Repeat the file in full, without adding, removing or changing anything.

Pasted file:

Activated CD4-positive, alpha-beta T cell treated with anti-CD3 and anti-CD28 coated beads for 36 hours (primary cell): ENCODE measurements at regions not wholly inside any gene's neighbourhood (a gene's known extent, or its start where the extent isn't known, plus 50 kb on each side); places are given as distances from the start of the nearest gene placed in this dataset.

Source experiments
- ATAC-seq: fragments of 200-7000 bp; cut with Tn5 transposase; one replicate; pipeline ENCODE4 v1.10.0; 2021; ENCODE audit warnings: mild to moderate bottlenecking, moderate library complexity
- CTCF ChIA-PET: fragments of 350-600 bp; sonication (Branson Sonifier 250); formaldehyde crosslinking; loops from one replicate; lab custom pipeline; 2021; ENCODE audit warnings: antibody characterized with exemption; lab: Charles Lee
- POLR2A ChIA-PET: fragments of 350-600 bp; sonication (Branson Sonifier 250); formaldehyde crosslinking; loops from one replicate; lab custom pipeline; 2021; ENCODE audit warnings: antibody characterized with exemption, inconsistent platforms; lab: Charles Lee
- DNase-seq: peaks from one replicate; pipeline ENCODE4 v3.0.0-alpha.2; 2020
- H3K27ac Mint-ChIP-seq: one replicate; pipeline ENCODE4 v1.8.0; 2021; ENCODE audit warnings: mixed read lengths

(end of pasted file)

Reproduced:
Activated CD4-positive, alpha-beta T cell treated with anti-CD3 and anti-CD28 coated beads for 36 hours (primary cell): ENCODE measurements at regions not wholly inside any gene's neighbourhood (a gene's known extent, or its start where the extent isn't known, plus 50 kb on each side); places are given as distances from the start of the nearest gene placed in this dataset.

Source experiments
- ATAC-seq: fragments of 200-7000 bp; cut with Tn5 transposase; one replicate; pipeline ENCODE4 v1.10.0; 2021; ENCODE audit warnings: mild to moderate bottlenecking, moderate library complexity
- CTCF ChIA-PET: fragments of 350-600 bp; sonication (Branson Sonifier 250); formaldehyde crosslinking; loops from one replicate; lab custom pipeline; 2021; ENCODE audit warnings: antibody characterized with exemption; lab: Charles Lee
- POLR2A ChIA-PET: fragments of 350-600 bp; sonication (Branson Sonifier 250); formaldehyde crosslinking; loops from one replicate; lab custom pipeline; 2021; ENCODE audit warnings: antibody characterized with exemption, inconsistent platforms; lab: Charles Lee
- DNase-seq: peaks from one replicate; pipeline ENCODE4 v3.0.0-alpha.2; 2020
- H3K27ac Mint-ChIP-seq: one replicate; pipeline ENCODE4 v1.8.0; 2021; ENCODE audit warnings: mixed read lengths